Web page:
24 Dec Kasruth Questions of the Week With Rabbi Moshe Elefant
Why does Kashrus in America seem to be much easier than it is in Eretz Yisrael?
There are two answers: the first answer is that there are many halachos that apply in Eretz Yisroel that don’t apply in Chutz Le’Aretz. Trumos, Maisrous, Shmita, Chodosh and yashan, all with halachic issues, don’t apply to produce grown outside of Israel, with the exception of perhaps chodosh and yoshon. That’s the simple answer.
The second answer is that in Israel, Kashruth also identifies which group you belong to politically, and that’s the Kashruth you’ll use.
When you buy a product in the USA, the Hashgacha you rely on is the Hashgacha you feel comfortable with, not necessarily the one with which you have a political affiliation.
What bracha do you make on gluten free products?
Gluten free products, by definition, don’t have flour in them. Because they don’t have flour, they are not mezonos or hamotzi. So a gluten free cracker, which looks like a mezonos product, is actually not mezonos. We had this issue a couple of years ago where a company made gluten free crackers for Pesach that looked like matzos but weren’t matzos. If you want to fulfill the mitzva of eating matzos on Pesach you can’t use that because matza, by definition, is made by a grain. A gluten free product will typically not have grain because that’s where you’ll find the gluten- inside the flour. When you see a gluten free product, you’ll know it’s not hamotzi or mezonos. What it is depends on what was used to make the product; it could be ha’Adoma or she’Hakol.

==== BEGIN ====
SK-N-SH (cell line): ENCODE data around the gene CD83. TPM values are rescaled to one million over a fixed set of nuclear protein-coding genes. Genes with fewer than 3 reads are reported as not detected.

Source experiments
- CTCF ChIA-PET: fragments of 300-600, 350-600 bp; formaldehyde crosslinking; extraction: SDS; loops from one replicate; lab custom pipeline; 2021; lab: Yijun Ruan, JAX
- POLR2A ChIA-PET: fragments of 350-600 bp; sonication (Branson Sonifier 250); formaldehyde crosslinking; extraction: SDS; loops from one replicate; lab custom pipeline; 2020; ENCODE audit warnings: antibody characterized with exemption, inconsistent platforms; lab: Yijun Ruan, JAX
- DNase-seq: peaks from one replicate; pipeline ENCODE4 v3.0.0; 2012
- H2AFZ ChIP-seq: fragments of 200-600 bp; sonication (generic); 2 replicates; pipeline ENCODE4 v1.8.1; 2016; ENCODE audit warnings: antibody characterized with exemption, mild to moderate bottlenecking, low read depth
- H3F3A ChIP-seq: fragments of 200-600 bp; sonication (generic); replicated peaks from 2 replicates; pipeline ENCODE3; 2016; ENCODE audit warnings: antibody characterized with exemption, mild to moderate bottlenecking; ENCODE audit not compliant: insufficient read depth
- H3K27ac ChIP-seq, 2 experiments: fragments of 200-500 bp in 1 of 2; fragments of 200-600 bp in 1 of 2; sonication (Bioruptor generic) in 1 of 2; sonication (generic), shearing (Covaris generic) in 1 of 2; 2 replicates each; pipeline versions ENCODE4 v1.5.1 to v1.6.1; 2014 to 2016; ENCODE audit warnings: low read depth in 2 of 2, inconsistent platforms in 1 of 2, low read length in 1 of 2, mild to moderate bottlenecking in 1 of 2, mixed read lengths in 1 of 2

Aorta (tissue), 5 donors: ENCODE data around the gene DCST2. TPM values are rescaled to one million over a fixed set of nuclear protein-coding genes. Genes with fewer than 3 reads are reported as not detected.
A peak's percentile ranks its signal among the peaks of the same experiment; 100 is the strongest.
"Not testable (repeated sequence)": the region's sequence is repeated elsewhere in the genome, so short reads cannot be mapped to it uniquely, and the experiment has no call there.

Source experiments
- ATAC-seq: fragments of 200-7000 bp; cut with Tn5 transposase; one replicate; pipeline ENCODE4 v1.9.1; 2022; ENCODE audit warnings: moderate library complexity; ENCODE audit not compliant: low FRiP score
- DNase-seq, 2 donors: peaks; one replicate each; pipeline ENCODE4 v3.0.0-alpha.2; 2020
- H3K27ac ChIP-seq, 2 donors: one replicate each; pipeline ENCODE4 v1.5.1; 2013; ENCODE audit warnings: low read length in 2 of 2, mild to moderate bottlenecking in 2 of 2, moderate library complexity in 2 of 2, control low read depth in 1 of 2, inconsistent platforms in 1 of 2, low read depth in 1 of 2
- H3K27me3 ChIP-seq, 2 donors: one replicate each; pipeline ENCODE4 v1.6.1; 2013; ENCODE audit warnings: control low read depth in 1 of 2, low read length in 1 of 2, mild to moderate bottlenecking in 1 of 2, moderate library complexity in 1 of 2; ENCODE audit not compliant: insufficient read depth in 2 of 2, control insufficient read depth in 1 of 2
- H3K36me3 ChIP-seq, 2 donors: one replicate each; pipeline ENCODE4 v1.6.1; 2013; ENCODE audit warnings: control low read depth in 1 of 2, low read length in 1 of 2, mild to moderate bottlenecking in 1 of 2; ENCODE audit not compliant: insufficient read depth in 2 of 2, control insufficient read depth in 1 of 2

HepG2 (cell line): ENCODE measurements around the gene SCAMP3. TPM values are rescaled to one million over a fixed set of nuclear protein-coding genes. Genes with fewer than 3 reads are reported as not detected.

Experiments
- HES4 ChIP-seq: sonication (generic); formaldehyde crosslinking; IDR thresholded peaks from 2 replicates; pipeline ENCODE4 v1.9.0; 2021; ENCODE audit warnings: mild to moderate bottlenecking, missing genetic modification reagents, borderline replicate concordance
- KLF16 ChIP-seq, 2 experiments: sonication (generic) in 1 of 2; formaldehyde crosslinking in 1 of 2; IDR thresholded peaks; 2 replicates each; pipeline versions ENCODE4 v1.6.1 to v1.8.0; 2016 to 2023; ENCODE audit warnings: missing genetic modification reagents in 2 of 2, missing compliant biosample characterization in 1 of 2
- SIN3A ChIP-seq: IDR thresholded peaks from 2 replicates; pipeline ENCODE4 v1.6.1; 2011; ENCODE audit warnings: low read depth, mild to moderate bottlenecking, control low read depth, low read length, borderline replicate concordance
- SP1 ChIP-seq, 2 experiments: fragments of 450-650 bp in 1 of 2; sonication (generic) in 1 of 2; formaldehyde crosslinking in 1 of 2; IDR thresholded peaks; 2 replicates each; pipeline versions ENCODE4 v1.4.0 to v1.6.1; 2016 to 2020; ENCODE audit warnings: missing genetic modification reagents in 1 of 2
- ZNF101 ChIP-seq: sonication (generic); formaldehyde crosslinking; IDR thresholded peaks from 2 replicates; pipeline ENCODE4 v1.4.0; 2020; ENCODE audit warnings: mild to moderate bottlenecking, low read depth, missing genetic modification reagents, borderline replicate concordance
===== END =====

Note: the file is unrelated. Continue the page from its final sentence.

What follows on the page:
If someone made tea or poured hot water on Shabbos and didn’t finish the cup and an hour later wants to add more tea/hot water to the cup, is that okay? They are making the cold water in the cup hot again.
It matters how they’re doing it. If they’re pouring it directly from the kettle or the percolator that the water was kept in, they should not do so. If they took the water from the kettle and poured it into a cup and then used the water from that cup, there’s room for leniency.